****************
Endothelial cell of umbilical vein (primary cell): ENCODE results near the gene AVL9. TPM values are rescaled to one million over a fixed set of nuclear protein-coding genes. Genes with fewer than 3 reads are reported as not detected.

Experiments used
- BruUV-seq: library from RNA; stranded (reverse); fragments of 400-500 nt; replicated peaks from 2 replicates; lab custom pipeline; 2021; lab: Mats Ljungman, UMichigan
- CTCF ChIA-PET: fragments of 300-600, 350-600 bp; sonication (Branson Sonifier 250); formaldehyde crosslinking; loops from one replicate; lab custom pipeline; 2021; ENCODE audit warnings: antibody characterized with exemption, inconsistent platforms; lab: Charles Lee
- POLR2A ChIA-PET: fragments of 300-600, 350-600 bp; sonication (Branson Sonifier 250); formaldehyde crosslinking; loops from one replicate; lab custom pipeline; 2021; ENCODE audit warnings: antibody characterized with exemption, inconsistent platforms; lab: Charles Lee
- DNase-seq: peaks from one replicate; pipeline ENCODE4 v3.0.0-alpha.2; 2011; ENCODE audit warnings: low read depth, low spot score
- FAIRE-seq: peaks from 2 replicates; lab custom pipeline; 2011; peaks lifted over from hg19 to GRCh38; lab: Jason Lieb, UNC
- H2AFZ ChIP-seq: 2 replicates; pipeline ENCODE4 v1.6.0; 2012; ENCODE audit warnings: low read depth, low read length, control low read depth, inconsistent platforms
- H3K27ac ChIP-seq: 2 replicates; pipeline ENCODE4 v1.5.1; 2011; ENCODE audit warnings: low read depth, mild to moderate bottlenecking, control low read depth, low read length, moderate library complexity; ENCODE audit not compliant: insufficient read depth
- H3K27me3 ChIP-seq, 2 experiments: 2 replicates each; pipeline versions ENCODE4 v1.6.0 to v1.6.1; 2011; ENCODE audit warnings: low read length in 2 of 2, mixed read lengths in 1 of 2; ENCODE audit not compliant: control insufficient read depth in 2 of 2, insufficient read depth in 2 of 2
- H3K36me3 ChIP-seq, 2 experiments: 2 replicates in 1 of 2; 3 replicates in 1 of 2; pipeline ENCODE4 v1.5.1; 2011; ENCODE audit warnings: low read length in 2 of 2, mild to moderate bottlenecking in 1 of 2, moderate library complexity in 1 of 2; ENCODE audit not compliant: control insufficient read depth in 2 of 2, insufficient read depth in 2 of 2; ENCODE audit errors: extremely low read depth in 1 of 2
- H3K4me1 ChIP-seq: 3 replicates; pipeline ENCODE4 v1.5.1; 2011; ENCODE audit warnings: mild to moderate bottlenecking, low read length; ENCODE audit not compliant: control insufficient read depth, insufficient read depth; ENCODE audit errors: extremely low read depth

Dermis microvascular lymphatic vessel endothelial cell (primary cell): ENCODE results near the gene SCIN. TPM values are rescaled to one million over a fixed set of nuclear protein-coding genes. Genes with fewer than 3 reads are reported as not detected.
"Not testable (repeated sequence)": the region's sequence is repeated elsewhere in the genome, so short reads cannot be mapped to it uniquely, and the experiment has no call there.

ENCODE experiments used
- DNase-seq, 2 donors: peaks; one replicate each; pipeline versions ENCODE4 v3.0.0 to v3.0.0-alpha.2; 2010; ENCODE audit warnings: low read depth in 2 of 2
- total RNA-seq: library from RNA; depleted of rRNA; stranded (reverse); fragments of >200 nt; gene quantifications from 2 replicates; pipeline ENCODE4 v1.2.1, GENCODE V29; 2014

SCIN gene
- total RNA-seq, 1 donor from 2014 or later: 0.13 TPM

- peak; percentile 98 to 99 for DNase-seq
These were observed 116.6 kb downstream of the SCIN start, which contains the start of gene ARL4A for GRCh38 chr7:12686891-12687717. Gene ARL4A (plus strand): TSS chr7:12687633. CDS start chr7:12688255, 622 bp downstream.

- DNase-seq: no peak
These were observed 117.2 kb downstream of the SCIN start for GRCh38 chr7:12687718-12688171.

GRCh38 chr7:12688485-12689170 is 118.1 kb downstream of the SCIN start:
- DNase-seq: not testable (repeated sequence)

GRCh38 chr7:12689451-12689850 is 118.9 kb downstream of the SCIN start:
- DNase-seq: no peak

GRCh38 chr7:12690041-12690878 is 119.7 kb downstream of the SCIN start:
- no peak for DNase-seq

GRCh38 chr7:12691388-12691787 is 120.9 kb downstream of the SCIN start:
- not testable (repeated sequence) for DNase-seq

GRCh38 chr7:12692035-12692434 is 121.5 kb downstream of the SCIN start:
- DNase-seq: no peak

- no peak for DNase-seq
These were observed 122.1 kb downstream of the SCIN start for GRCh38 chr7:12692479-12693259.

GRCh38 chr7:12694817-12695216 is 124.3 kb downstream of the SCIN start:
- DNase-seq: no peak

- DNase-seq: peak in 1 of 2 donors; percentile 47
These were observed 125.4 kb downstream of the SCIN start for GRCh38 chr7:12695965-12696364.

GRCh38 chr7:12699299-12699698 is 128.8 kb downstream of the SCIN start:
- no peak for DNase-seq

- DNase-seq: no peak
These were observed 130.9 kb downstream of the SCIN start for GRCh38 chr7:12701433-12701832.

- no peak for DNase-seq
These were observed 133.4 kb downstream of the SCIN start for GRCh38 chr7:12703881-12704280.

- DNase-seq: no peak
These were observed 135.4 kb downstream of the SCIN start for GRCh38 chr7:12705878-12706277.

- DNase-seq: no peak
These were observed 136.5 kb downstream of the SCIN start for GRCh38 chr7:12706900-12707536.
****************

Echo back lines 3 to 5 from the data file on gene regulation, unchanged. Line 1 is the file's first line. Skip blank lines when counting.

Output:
- BruUV-seq: library from RNA; stranded (reverse); fragments of 400-500 nt; replicated peaks from 2 replicates; lab custom pipeline; 2021; lab: Mats Ljungman, UMichigan
- CTCF ChIA-PET: fragments of 300-600, 350-600 bp; sonication (Branson Sonifier 250); formaldehyde crosslinking; loops from one replicate; lab custom pipeline; 2021; ENCODE audit warnings: antibody characterized with exemption, inconsistent platforms; lab: Charles Lee
- POLR2A ChIA-PET: fragments of 300-600, 350-600 bp; sonication (Branson Sonifier 250); formaldehyde crosslinking; loops from one replicate; lab custom pipeline; 2021; ENCODE audit warnings: antibody characterized with exemption, inconsistent platforms; lab: Charles Lee